Ever wonder how you got the eye color you did or why you have a different eye color than the rest of your family. Don’t worry, it doesn’t mean you are adopted. The genetics of eye color are a lot more complicated than the Punnet squares you did in Biology 101 might suggest. After speaking to our favorite Atlanta eye doctor, we were able to put together this great post on the genetics of eye color.
Eye color is determined by the different amounts of pigment that is present in the iris. How much pigment and the pattern that it is distributed in is determined by your DNA and determines what your eyes will look like.
Babies inherit a chromosome from each of their parents. One part of DNA on a chromosome is what is known as a gene. As you probably already know genes are the most basic unit when it comes to heredity. They determine everything from our eye color, height, susceptibility to disease to things as trivial as the shape of our fingernails. What you might not know though is that there is something called alleles which are variants of a specific gene and determine the whether or not a specific characteristic appears.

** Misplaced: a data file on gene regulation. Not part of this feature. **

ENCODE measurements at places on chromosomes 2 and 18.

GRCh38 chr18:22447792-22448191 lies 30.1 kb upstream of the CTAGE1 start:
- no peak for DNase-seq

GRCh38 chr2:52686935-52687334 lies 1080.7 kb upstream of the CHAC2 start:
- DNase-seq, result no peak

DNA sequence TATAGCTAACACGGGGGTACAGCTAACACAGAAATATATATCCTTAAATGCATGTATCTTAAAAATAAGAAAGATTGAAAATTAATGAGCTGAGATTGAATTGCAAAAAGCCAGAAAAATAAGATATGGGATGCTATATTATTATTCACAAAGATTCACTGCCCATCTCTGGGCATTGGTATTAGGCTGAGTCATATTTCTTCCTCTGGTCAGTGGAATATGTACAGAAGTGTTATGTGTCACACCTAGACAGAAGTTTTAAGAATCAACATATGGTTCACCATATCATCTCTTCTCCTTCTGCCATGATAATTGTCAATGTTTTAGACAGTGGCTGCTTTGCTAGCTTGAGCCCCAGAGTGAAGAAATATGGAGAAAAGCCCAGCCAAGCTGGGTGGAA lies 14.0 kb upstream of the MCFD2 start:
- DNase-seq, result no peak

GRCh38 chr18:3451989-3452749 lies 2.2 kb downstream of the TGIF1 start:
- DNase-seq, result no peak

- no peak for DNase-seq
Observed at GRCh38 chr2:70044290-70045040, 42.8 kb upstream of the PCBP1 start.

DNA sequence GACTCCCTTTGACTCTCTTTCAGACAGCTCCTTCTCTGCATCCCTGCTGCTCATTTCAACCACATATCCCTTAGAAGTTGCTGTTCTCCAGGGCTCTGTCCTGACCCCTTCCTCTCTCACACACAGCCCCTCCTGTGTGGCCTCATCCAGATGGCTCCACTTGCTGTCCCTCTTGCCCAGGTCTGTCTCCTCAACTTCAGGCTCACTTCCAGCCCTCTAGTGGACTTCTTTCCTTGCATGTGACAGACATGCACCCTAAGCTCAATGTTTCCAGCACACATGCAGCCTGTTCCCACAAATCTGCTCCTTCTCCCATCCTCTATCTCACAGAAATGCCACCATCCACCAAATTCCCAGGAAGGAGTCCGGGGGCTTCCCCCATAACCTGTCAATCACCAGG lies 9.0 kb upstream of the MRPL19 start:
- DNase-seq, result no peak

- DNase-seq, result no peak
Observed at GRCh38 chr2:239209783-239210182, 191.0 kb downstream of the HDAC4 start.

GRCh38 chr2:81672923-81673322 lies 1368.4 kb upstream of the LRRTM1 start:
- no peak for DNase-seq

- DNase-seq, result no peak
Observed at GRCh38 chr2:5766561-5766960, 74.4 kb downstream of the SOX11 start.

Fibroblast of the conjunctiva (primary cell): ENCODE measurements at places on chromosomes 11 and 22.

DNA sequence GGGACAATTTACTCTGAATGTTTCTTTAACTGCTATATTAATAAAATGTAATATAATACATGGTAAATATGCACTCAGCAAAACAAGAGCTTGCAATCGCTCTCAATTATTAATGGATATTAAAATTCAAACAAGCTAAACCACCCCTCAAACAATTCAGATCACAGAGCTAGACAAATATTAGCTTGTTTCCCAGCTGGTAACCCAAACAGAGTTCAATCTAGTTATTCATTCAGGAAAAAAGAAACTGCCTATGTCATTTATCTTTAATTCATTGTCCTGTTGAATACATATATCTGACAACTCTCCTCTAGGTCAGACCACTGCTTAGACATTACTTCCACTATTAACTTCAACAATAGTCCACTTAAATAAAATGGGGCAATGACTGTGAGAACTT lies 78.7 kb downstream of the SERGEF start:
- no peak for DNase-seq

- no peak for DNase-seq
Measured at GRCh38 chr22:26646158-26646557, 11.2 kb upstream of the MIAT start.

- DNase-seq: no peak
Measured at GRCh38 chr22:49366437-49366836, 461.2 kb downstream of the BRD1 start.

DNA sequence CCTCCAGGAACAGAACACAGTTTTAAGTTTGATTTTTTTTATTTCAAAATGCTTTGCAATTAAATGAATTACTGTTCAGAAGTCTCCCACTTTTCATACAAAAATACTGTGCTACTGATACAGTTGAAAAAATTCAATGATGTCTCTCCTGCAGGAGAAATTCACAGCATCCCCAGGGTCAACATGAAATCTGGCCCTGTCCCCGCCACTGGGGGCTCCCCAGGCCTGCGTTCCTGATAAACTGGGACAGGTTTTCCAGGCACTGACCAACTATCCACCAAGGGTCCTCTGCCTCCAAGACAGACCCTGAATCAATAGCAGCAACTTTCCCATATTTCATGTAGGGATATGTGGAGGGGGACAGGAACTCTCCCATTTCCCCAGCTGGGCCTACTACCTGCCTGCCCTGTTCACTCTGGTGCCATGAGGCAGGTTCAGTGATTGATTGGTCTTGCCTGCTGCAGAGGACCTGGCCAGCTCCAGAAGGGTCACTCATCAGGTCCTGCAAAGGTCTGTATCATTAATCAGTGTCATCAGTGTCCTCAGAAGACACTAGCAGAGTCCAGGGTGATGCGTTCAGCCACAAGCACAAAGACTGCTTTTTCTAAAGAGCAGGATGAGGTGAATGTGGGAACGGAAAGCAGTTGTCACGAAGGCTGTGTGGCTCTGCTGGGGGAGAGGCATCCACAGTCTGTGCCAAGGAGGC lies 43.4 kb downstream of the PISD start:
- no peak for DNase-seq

So, for any inherited trait there are two alleles. However, there are dominant alleles meaning that one allele can override the other. The allele which isn’t apparent is called recessive.
That all sounds very technical but what it boils down to is this. If you have a brown allele and a blue allele, then the brown would be the dominant one in the pair. So, you would have brown eyes even though you have a blue allele. That sounds simple, right?
However, there isn’t just one pair of genes that universally control a single trait. Right now, we know of three gene pairs that determine a person’s eye color.These genes are the EYCL1 (gey), the Green & Blue eye color gene which is located on chromosome 19. The second is the EYCL2 (bey1), which is the central brown eye color gene, which is thought to be located on chromosome 15. EYCL3 (bey2), the Brown & Blue eye color gene which is also located on chromosome 15.
What about more unusual colors, how are they determined? Other eye colors like black, grey, and hazel are not yet explained. Scientist aren’t yet sire how those eye colors are produced. Meaning that eye color is still an evolving area of research and has yet to be fully understood.
To learn more about eye colors and see what the probability of a certain eye color, check out this eye color calculator from Baby Center.
Otherwise, you can schedule an appointment with your local Atlanta or Woodstock eye doctor to learn more.